Putting old buildings to new uses requires adding parts and remodeling existing ones. If done well, the resulting formal contrasts can produce stunning results. This Victorian industrial building in Sheffield, Great Britain (photo), for example, was topped with an addition that provides a modern contrast.
With its pillars and arches, the former market hall in Alcañiz (photo) in Spain's Aragonia region reminds the viewer of a church's interior. Since markets are no longer held, a new use had to be found for the old building. Today it functions as a kindergarten and educational center. Because they respect history, architects Miquel Mariné Núñez and César Rueda Boné left the hall's substance untouched. Instead they decided to position the improvements in the existing space. The two-story construction made of steel and laminated wood can be removed without leaving any traces if the building's purpose should change again. The new rooms are located directly behind the hall's entry. You enter them through a lobby, at the end of which wooden doors open to provide a view of the width and height of the historic building.
Downright adventurous is the history of the water tower that was converted into a luxurious domicile. From a distance, the tower, which was London's building when it was erected in 1867, looks almost grand. Upon closer inspection, however, the buyers found 2,000 dead pigeons inside. The birds had also carried seeds into the building, and the resulting plant roots had afflicted serious damage to the brickwork. The new owners were not discouraged by the exploding renovation costs, however, and continued to tackle the project. Today the tower is a large living space with three bedrooms, four baths and a fitness room. An elevator takes residents and guests up to the eighth floor, where a cast-iron tank, which once held three million liters of water, today features windows with a panoramic view of the entire city. And while they were at it, the owners decided to add a two-story expansion next door in which floor-to-ceiling windows, a large kitchen and a roof terrace provide an airy and open living space.
The former manor house in the center of Maidstone, a town in Kent, England, has been used as a museum for 150 years. Since the collections, which range from Japanese ceramics to models of dinosaurs, kept growing, the building had been renovated and expanded several times in the past. The latest addition, the east wing (photo), was designed by London architect Hugh Broughton and is distinctly modern. Covered in shingles made of a copper alloy, the new structures come across as golden jewel boxes – precious, elegant and modern. They were cut and installed on-site by craftsmen and form a link to the artful exhibits inside the building. Behind the fancy facade lurk complex design solutions, because the architect had to bring light into the galleries with large areas of glass as well as accommodate coat checks, storage areas and restrooms.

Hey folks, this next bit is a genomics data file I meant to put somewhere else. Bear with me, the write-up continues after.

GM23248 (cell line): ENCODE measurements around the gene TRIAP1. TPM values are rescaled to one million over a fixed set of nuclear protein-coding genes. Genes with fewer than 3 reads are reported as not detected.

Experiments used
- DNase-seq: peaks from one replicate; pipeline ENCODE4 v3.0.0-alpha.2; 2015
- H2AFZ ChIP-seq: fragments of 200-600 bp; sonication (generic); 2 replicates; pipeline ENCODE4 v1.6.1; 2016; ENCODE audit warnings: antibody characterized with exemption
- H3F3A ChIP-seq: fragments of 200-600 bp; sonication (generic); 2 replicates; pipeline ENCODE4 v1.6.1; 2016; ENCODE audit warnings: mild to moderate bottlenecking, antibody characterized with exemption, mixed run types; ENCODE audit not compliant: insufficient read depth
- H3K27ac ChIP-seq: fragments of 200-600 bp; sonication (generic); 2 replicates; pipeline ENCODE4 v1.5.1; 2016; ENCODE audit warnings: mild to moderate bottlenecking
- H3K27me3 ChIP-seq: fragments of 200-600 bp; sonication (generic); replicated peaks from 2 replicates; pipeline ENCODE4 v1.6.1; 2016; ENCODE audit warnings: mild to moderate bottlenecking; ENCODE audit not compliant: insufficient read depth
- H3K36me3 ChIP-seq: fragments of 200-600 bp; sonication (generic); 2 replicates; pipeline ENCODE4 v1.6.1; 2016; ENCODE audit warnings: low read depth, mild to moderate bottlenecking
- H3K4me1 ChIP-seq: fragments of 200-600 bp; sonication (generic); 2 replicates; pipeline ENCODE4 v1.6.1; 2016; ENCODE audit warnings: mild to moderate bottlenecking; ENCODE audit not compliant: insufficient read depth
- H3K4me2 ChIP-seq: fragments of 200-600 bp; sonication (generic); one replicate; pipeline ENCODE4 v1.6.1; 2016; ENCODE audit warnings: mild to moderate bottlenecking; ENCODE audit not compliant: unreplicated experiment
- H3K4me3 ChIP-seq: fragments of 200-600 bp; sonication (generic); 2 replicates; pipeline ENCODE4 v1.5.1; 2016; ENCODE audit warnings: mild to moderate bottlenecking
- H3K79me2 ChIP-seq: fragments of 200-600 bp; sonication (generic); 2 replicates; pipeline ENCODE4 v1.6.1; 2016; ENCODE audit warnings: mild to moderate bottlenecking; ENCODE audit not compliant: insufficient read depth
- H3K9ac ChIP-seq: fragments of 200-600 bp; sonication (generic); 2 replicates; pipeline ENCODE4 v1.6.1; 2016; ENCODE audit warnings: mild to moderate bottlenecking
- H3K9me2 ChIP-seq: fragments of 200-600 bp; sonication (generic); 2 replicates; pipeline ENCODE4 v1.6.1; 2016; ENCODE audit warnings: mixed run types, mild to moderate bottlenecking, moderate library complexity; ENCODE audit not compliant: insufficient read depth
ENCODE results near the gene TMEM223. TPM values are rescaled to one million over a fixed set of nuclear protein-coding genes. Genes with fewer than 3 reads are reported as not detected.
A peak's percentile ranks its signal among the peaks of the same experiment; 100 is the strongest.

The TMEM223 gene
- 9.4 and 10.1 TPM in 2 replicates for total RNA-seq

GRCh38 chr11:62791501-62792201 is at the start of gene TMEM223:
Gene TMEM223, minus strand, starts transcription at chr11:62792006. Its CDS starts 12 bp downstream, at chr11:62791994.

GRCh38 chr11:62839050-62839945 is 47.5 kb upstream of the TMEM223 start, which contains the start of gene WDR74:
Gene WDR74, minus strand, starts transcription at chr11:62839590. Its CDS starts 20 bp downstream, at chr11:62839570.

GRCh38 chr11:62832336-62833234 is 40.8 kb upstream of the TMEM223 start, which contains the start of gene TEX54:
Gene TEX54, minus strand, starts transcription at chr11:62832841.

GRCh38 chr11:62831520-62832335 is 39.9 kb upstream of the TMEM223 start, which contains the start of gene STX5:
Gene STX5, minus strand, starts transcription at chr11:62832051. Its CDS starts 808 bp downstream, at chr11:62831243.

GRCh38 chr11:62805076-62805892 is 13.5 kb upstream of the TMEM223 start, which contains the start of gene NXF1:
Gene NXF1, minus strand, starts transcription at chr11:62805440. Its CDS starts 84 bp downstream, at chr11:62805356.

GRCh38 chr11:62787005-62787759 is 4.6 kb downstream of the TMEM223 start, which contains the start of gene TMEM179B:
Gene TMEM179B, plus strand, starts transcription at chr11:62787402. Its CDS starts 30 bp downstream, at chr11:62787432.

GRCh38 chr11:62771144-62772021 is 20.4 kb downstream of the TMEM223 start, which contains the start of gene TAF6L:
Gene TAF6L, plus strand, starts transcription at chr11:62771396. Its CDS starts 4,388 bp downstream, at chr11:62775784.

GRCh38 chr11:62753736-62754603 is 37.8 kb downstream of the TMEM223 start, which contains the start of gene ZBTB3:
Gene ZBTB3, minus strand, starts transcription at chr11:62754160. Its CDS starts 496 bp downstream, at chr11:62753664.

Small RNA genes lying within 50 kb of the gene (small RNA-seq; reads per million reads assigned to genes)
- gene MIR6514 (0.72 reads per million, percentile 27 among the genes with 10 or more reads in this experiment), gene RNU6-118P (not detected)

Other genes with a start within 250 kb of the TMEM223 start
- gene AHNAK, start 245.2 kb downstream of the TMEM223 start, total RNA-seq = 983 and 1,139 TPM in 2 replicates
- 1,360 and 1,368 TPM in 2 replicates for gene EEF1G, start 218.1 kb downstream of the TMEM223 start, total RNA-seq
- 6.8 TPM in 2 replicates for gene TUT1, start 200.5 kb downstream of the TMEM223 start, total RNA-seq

Medialab-Prado in Madrid brings together the arts, science, technology and society in general. As would be appropriate for an institution focused on creativity, it found a futuristic solutions for an old building. The former sawmill from the 1920s, was itself quite progressive in its day with one of the first reinforced-concrete designs in Spain. Architects Langarita-Navarro integrated a light-weight construction into the halls (photo) that provides a strong visual contrast to the old facility. The architects also decided to place particularly strong accents in traffic areas such as staircases and hallways by setting them apart with colorful epoxy floors. In addition, the translucent walls in these areas light up in changing colors.
To move the historical substance to the forefront, modern components must sometimes take a back seat – but without pretending to be something they're not. Based on this approach, architects Churtichaga + Quadra-Salcedo designed the lobby of a hundred-year-old slaughterhouse (photo) in Madrid, Spain. The building is used as a cinema, sound stage and archive today. Only the bright red door provides a point of orientation in the huge space. To push the historical brickwork to the forefront, the floor and wall panels are a uniform gray. That way, the walls with their formations, layers and openings discreetly communicate the story of the former industrial structure. Only for the entrance did the architects decide to make a major modification. They cut a broad opening into the wall and made the section above it "float".
To convert the heavily damaged Saint Francis Convent Church (photo) in Santpedor near Barcelona into an auditorium, architect David Closes developed a concept that respects the fabric of the old structure. The basic idea: Don't restore what's broken, and make modern additions clearly recognizable as such. As a result, holes in the roof were not closed up, but filled in with windows. This flooded the formerly dark space with daylight, giving it a totally new atmosphere. In contrast to this conservative approach, the modern additions signal already from a distance that the building has been given a new purpose. The attached staircase gives visitors access to the central nave and to the first floor with its historic passageway above the side chapels.